Not all remakes are bad. Some of them are even better than the original. These 13 thriller remakes are among the best.
The 1991 remake of the 1962 classic film managed to stake its own claim as a true classic of the thriller genre. Cape Fear was directed by Martin Scorsese, and stars Robert De Niro, Nick Nolte, and Jessica Lange. When Max Cady (De Niro) is released from prison, he tracks down his former lawyer, Sam Bowden. Cady, who believes that Bowden hid evidence that could have let him out of prison sooner, will stop at nothing to get his revenge.
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This remake of The Narrow Margin had a lot to live up to. While Narrow Margin doesn’t quite reach the echelons of the RKO classic, it certainly makes for an effective and terrifying thriller. And changes to the original ending mean that even veteran fans will be shocked.
The Thomas Crown Affair
Remade in 1999 as a Pierce Brosnan vehicle, The Thomas Crown Affair follows NYPD detectives trying desperately to track down a painting stolen by billionaire Thomas Crown (Brosnan). Faye Dunaway, the romantic lead in the original, also stars in this well-received remake. The Thomas Crown Affair is currently available with a Hulu subscription.
Yes, The Departed is a remake. The 2006 Scorsese film is based on a 2002 Hong Kong thriller called Infernal Affairs, rewritten by William Monahan, born and raised in Dorchester, to evoke the proper Bostonian setting. If you haven’t seen the original, it’s well worth a watch. A prequel, sequel, television series, and video game followed in Hong Kong after the first movie’s success.
The Man Who Knew Too Much
The only film on this list to be remade by the same director, 1956’s The Man Who Knew Too Much is an infinitely more polished second take on Hitchcock’s 1934 film. Hitchcock himself still had affection for the first version, calling it the work of a “talented amateur.”
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The Good Thief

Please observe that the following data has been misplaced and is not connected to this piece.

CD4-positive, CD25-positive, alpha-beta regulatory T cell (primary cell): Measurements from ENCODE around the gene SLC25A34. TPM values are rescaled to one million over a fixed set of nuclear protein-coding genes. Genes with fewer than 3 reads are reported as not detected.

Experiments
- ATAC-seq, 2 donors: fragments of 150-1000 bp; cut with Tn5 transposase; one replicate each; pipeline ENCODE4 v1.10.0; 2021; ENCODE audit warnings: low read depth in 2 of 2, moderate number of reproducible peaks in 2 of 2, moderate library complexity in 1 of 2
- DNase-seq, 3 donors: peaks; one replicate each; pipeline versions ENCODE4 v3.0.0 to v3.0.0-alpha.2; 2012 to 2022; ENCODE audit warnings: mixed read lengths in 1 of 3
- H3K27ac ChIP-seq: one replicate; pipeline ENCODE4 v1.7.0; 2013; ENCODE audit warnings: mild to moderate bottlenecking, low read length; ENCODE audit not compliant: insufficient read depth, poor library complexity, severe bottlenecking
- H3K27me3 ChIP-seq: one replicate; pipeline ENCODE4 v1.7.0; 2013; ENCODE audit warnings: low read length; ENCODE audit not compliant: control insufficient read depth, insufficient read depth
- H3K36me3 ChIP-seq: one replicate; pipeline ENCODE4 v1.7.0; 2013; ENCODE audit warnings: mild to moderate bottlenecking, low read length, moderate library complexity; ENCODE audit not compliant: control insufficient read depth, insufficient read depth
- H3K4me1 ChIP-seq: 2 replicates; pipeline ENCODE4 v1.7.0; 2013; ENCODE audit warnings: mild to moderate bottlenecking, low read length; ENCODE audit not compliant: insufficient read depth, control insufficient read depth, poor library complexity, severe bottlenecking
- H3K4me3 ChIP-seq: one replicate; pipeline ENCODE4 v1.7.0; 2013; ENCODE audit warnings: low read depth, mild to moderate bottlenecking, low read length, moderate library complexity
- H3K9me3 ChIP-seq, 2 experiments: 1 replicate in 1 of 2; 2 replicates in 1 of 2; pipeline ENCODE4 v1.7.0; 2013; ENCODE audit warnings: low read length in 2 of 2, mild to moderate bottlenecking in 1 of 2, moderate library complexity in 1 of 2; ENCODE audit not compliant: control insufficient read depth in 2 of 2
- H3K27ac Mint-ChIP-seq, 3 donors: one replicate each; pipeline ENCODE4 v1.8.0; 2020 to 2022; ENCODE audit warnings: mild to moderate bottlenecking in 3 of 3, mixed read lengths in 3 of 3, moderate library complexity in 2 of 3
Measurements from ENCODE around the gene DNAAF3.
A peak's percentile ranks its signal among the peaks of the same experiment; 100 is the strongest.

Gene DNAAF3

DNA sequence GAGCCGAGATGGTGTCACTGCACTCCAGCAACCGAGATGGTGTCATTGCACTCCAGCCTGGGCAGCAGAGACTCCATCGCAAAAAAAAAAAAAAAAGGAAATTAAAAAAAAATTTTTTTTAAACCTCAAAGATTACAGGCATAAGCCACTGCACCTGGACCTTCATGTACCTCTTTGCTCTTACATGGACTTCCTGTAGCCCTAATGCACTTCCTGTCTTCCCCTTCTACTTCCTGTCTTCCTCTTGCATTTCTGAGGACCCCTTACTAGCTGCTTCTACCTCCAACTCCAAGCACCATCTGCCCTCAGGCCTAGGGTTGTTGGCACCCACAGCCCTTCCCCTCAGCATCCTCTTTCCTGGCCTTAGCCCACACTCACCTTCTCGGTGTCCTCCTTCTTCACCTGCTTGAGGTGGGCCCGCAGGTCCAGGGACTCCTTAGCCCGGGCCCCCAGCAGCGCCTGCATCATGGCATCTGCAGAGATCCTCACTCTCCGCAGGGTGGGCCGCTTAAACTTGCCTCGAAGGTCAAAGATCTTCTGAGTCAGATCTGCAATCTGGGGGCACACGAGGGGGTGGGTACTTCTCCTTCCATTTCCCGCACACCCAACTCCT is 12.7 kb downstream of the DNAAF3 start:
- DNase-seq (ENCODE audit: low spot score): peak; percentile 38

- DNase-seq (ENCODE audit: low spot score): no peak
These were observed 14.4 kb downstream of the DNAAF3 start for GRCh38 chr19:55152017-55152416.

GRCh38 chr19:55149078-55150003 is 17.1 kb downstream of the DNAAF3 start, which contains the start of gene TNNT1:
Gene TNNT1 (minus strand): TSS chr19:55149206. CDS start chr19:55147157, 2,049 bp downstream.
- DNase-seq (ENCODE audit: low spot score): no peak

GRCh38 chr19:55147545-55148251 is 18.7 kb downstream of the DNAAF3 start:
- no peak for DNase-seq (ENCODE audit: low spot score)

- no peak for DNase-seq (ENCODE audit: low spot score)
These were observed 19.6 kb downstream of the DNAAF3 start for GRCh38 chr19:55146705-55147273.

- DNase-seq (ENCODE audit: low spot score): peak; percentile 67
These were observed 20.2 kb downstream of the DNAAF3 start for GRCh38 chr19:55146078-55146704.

In 2002, Nick Nolte starred in The Good Thief, a British remake of the 1955 French film Bob le fambeur. Nolte plays Bob Montagnet, a heroin addict and thief who must finish one last job. Nolte’s performance makes this film a truly great remake.
This 2001 classic may have usurped its 1960 source material. George Clooney and Brad Pitt’s chemistry easily rivals that of Frank Sinatra and Dean Martin. The remake was so popular that it spawned two sequels. And, in 2018, we’ll be getting another reboot—Ocean’s 8, starring Sandra Bullock, Cate Blanchett, and more is slated to hit theaters in the summer.
The 1983 version of Scarface, despite initial mixed reactions, is now considered one of the best mob movies of all time. Based on the 1932 gangster film of the same name, 1983's Scarface swaps out Chicago for Miami and Paul Muni's Italian immigrant gangster Antonio Camonte for Al Pacino's Cuban refugee-turned-drug kingpin Tony Montana. It was and is among the most violent movies ever released, and had a huge impact on the movie industry, not least in that it launched Michelle Pfeiffer’s career.
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One of Christopher Nolan’s earlier films, Insomnia is a remake of a 1997 Norwegian film. When a 17-year-old in Alaska is killed, LAPD detectives (Al Pacino and Martin Donovan) arrive to help solve the crime. When Pacino’s character accidentally shoots and kills his partner, he begins experiencing insomnia, causing him to struggle even harder to solve the teen’s murder.
The Manchurian Candidate
Alright, we will in no way claim that the 2004 version of The Manchurian Candidate outshines its source material. But it is a very solid thriller, filled with fantastic performances from Denzel Washington, Meryl Streep, and Liev Schreiber.
The Postman Always Rings Twice
Although this 1981 remake also fails to eclipse its predecessor, The Postman Always Rings Twice is worth seeing for two reasons: Jack Nicholson and Jessica Lange’s insane chemistry and its gritty, modern take on noir.
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The story of Heat’s genesis is a strange one. Originally meant to be a television show, writer and director Michael Mann wrote a pilot that became the TV movie L.A. Takedown. Unsatisfied with both the television series and the movie, Mann took another shot at the material six years later, giving us the classic Heat.
The Maltese Falcon
Dashiell Hammett's The Maltese Falcon was a sensation when it was released in 1929—such a sensation that within 12 years, it would be adapted into a movie not once, but twice. The first film, premiering pre-Hayes Code, offers more overt references to the sexual situations of the novel, but the second is a true classic. Humphrey Bogart’s performance as Sam Spade became the archetype for the hardboiled detective.
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Featured still from "The Maltese Falcon" via Warner Bros.